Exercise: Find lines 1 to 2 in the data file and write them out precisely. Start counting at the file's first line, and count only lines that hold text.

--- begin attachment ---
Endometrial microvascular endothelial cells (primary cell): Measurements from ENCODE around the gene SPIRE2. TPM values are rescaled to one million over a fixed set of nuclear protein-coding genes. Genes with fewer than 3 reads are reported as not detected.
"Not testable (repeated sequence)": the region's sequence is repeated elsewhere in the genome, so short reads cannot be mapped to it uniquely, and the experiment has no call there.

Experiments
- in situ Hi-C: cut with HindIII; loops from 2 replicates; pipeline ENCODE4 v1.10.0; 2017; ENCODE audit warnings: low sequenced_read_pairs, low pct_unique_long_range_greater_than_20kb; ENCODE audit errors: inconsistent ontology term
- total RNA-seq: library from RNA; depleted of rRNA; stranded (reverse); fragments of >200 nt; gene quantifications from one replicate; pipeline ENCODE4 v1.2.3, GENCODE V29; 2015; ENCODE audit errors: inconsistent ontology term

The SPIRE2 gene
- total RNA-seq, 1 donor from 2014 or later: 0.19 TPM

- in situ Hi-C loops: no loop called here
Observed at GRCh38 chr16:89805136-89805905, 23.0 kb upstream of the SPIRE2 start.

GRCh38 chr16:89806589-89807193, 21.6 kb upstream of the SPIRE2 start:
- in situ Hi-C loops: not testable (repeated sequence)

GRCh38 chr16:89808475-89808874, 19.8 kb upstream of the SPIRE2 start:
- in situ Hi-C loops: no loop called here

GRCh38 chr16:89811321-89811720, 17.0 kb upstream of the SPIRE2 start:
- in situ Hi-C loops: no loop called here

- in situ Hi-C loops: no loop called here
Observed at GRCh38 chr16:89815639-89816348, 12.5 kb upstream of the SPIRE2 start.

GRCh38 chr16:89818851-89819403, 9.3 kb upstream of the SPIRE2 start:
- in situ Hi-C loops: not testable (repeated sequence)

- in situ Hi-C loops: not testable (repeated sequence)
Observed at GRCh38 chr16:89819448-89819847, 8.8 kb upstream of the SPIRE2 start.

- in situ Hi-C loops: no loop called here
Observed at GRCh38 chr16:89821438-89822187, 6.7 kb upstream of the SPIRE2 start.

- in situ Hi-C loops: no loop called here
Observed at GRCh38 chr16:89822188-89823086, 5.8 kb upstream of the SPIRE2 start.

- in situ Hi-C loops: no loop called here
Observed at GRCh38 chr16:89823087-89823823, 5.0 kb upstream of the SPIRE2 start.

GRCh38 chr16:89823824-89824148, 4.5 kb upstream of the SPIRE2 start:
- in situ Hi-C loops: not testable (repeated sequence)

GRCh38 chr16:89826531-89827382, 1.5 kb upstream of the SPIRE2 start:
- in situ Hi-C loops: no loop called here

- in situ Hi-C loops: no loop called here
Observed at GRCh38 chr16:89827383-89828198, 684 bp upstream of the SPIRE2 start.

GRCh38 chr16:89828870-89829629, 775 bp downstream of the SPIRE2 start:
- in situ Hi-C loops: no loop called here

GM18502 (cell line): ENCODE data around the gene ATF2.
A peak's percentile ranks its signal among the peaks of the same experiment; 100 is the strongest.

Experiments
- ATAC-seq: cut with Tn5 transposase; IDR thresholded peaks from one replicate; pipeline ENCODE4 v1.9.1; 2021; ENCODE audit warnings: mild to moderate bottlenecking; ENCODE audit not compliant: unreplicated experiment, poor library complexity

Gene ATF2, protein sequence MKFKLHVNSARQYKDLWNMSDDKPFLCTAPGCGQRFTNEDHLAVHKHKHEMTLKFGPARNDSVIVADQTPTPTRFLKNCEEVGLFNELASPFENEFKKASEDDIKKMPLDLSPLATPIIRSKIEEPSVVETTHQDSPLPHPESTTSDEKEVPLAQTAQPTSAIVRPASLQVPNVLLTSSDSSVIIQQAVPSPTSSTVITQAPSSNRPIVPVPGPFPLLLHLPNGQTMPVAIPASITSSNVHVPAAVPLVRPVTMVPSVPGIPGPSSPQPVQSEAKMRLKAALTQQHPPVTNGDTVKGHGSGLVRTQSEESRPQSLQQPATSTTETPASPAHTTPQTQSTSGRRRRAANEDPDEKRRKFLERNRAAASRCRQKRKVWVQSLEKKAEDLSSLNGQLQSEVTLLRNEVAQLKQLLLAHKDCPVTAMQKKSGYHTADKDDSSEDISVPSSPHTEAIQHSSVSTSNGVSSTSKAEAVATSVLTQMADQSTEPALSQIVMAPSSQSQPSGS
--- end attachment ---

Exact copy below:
Endometrial microvascular endothelial cells (primary cell): Measurements from ENCODE around the gene SPIRE2. TPM values are rescaled to one million over a fixed set of nuclear protein-coding genes. Genes with fewer than 3 reads are reported as not detected.
"Not testable (repeated sequence)": the region's sequence is repeated elsewhere in the genome, so short reads cannot be mapped to it uniquely, and the experiment has no call there.